Curator, Esther Adler: My name is Esther Adler. I'm an Associate Curator in the Drawings and Prints Department here at MoMA. This is a study by Aaron Douglas.
We're looking at a figure who is holding chains. And I think it's important to note that he is holding those chains. There are no shackles. You instead have a figure in this moment of transition, maybe from enslavement into the creator of his own destiny. And so what we're seeing here with these waves of color, these kinds of geometrical forms that really define the strength of the figure, ends up becoming quintessential Douglas in style.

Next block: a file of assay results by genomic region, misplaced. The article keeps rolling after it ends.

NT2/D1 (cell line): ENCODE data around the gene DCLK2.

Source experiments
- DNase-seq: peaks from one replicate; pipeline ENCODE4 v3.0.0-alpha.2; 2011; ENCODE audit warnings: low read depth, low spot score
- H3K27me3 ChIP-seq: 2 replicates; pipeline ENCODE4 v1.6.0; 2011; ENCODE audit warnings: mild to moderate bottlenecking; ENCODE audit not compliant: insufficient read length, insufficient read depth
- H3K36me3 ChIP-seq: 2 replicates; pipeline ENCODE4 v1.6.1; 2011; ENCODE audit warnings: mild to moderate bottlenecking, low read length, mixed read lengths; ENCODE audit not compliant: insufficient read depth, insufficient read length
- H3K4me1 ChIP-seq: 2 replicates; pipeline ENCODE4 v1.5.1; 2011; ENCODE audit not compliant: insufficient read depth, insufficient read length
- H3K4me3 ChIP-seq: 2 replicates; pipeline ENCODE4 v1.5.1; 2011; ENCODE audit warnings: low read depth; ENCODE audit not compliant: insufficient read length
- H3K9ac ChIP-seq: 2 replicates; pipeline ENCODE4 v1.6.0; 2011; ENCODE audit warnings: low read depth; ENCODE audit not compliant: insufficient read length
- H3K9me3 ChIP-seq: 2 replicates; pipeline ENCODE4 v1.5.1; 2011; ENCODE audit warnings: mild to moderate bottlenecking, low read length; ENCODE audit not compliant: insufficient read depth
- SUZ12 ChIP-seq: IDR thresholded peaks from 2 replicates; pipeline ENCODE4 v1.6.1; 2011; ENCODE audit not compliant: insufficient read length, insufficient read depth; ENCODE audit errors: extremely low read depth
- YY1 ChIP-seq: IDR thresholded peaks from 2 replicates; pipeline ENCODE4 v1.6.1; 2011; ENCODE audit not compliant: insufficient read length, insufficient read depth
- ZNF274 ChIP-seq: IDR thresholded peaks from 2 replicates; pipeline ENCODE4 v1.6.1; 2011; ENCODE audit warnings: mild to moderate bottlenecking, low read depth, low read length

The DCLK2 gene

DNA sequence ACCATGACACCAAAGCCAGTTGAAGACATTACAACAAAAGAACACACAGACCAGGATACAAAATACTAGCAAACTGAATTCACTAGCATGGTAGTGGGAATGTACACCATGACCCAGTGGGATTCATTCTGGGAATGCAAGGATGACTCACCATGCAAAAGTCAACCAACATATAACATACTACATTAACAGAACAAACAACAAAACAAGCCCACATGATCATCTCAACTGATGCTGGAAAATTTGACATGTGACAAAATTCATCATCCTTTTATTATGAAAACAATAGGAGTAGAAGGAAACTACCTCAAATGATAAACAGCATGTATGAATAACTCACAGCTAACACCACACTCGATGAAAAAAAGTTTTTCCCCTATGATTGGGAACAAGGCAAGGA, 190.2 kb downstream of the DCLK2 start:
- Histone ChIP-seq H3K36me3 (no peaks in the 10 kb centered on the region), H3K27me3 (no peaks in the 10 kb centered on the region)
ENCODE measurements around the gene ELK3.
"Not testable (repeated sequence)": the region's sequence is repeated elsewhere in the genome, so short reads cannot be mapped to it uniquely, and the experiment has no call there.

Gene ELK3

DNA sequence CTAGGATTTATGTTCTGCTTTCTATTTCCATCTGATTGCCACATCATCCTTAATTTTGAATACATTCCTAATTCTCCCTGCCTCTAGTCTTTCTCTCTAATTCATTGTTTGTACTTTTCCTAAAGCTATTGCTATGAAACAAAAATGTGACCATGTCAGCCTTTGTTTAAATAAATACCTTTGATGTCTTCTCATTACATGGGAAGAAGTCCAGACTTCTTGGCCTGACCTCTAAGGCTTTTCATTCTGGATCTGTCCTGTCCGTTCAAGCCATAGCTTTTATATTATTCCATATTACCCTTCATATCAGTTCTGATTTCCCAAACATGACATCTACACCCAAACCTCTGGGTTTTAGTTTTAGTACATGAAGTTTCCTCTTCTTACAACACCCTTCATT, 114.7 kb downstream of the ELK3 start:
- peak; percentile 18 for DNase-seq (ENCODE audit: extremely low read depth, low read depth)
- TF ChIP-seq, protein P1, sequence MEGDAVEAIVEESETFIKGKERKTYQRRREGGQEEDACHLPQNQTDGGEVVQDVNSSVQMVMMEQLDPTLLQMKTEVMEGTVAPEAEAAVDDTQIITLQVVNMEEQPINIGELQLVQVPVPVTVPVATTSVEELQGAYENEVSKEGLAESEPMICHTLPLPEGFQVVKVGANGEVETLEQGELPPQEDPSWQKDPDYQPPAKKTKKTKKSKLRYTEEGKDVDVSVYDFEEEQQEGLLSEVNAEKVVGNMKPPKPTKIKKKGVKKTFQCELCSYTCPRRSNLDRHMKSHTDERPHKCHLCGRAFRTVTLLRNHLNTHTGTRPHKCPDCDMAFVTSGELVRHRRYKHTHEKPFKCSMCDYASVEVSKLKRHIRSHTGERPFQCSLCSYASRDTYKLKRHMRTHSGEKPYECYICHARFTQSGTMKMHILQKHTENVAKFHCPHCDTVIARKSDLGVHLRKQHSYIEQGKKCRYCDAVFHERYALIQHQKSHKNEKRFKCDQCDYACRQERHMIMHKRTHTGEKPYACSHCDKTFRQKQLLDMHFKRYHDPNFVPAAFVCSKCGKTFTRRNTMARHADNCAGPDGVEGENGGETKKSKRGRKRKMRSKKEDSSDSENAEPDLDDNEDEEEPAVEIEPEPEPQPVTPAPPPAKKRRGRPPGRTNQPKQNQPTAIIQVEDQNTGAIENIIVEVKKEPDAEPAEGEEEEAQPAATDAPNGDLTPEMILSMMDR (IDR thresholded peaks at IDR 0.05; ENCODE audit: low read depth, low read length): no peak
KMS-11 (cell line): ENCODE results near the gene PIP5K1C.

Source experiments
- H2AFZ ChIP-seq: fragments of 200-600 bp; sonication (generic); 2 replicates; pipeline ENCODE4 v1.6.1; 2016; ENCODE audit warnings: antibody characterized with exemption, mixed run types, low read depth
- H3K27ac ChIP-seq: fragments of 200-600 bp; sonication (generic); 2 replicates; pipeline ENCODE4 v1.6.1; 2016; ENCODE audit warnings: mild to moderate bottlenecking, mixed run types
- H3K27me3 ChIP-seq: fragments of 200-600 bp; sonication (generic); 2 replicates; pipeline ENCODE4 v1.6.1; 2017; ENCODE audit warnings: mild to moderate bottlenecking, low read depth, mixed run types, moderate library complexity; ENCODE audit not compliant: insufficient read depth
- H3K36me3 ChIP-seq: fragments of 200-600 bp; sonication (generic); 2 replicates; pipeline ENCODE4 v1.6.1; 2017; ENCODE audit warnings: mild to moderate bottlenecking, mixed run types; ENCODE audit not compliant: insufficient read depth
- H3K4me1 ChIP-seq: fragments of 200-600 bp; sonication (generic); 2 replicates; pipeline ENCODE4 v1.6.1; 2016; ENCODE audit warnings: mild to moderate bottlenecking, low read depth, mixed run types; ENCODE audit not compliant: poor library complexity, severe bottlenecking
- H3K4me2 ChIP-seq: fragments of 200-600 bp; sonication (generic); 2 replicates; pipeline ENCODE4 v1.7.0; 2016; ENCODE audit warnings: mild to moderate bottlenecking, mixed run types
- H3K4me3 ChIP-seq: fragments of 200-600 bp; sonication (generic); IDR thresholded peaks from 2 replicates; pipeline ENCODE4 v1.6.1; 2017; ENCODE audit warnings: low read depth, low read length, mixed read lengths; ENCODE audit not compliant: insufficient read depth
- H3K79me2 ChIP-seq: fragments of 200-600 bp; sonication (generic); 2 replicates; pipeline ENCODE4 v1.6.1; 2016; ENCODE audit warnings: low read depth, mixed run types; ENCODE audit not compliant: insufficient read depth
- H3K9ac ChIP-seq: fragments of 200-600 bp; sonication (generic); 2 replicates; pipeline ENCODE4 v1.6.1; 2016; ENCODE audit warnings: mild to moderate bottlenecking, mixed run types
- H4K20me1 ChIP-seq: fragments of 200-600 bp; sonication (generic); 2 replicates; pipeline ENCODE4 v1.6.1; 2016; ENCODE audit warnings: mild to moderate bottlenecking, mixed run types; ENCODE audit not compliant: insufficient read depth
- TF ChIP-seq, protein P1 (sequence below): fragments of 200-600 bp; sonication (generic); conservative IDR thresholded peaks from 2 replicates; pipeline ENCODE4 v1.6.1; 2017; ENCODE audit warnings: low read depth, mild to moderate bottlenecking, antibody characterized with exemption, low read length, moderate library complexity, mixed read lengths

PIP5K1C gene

Douglas grows up in the Midwest. And, in 1925, he's encouraged to go to Paris to study and he makes what's supposed to be a brief stop in New York. And he is captivated by the energy there and he ends up staying. He made a tremendous number of illustrations for magazines, for books, accessible to broad swaths of a community. And I think that's why Douglas becomes so broadly known.
He was probably the visual artist most responsible for defining the style that's come to be associated with the Harlem Renaissance period in modern American art, which was an incredible flowering of creative activity in literature, in poetry, in music, in the visual arts, as well, in the Harlem community of New York in the 1920s.